Trauma Survivors Network - provided by ATS

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helping loved ones heal.

helping loved ones heal.
by cookieslovebrook on Jun 22, 2013, 04:24AM

I was injured just over 2yrs ago. I was sitting on the front of a boat. It was maxed out plus turning. I flew off the side and went under the boat getting run over. My boyfriend was the driver. It was just before our 5yr anniversary. I was 19yrs old. I can still see the look on my face. I was brought to a dock. Ambulanced to the closest hospital and later air lifted to another. Where I had a long surgery and a 6 day stay. I almost had my right arm amputated. For a couple months I carried my right arm with my left one. Had long nights and no sleep. I wouldn’t have made it without my mom who was the only one I showed my pissed off what did to deserve this attitude with. I liked talking about it. I mentally deattached my arm from me. It was mine but it was separate from me. Talking about it made it more a reality helping me accept what happened. In front of all I was brave which helped me be that way. Daytime I could help others feel better about their bad because I was soo much worse physically. Only at night was I a mess. Now I have PTSD but only in certain situations. My boyfriend however still has nightmares frequently and won’t talk about it with anyone. How do I help him?

Reply: helping loved ones heal.
by Deleted User on Jun 24, 2013, 01:08PM

Hi cookieslovebrook – I am so sorry to hear about all that you’ve been through. It sounds like it’s been a very tough road of ups and downs. Healing ourselves is tough enough, and it gets even harder when there are others (in this case, your boyfriend) who are struggling and in need of support. It sounds like what you are doing – encouraging him to talk, talking to him about your own fears/concerns/anxieties, and just being a comforting presence around him – is a great place to start. Some people don’t heal by talking, so you could also encourage him to do other things to work through some of the emotions like working out or writing to see if that helps at all. If he (and you!) continues to have PTSD symptoms, you may want to suggest that both of you go talk to a professional to make sure the symptoms don’t worsen over time – I know this is sometimes easier said than done but if you both go, you will be setting a good example for each other in regards to getting a mental health check in. Where do you guys live? If you are close to a hospital that has a TSN program, you could try the peer visiting program, where you get to visit current patients at the hospital and offer them hope and guidance as someone who has been through a traumatic experience. It can sometimes be of some comfort to be able to help another who is still hurting. If nothing else, continue to do what you’re doing. I would suggest not hiding your emotions (no matter what they are) in front of him and letting him know that you go through the same ups and downs that he probably does. Since there are no words that anyone can say to take away the pain of what you both have been through and are still going through, sometimes just sitting together when one of you is having a bad day can be supportive in and of itself. I wish you both much healing, and I hope you continue down your road to recovery.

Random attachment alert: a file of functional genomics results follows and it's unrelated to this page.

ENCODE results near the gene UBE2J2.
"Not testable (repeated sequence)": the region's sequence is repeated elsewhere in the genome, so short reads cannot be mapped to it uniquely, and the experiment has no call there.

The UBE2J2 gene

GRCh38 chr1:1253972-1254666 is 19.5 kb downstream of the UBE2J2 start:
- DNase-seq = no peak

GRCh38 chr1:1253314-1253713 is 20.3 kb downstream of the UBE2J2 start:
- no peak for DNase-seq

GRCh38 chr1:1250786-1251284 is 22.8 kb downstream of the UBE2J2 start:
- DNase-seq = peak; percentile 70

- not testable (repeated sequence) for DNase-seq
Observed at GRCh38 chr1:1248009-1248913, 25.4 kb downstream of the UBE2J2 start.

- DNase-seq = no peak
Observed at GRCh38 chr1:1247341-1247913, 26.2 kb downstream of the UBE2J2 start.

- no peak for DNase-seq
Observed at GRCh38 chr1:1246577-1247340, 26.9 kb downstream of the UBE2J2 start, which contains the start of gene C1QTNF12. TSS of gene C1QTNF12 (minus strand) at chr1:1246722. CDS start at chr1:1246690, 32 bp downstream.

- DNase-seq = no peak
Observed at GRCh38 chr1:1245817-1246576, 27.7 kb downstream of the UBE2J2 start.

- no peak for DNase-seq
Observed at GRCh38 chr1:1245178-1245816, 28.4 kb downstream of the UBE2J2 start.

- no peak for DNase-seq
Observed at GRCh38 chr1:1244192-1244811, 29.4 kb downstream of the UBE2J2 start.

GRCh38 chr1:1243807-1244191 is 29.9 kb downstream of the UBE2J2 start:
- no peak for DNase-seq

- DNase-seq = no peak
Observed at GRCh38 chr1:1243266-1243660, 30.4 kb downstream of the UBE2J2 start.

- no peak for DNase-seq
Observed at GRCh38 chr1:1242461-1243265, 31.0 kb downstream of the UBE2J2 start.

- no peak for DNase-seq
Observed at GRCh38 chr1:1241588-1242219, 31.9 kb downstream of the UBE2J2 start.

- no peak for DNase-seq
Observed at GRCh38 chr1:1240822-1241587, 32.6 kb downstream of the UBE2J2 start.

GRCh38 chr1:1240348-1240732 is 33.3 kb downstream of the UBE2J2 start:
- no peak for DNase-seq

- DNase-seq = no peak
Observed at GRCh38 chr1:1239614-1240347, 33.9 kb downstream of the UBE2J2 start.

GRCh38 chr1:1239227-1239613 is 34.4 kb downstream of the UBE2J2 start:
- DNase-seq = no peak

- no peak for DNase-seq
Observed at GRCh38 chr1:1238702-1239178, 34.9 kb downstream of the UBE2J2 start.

With care,

Reply: helping loved ones heal.
by cookieslovebrook on Jun 25, 2013, 01:58AM

Melissa, thank u so much for the support. It is so sweet and helpful. I’m in south Florida and do not know the hospital on the list. I’ve checked because it is something I would love to do. Helping others has been a huge part of my healing process. I just feel like my process is stuck in place. Like I can’t heal more without my boyfriend healing.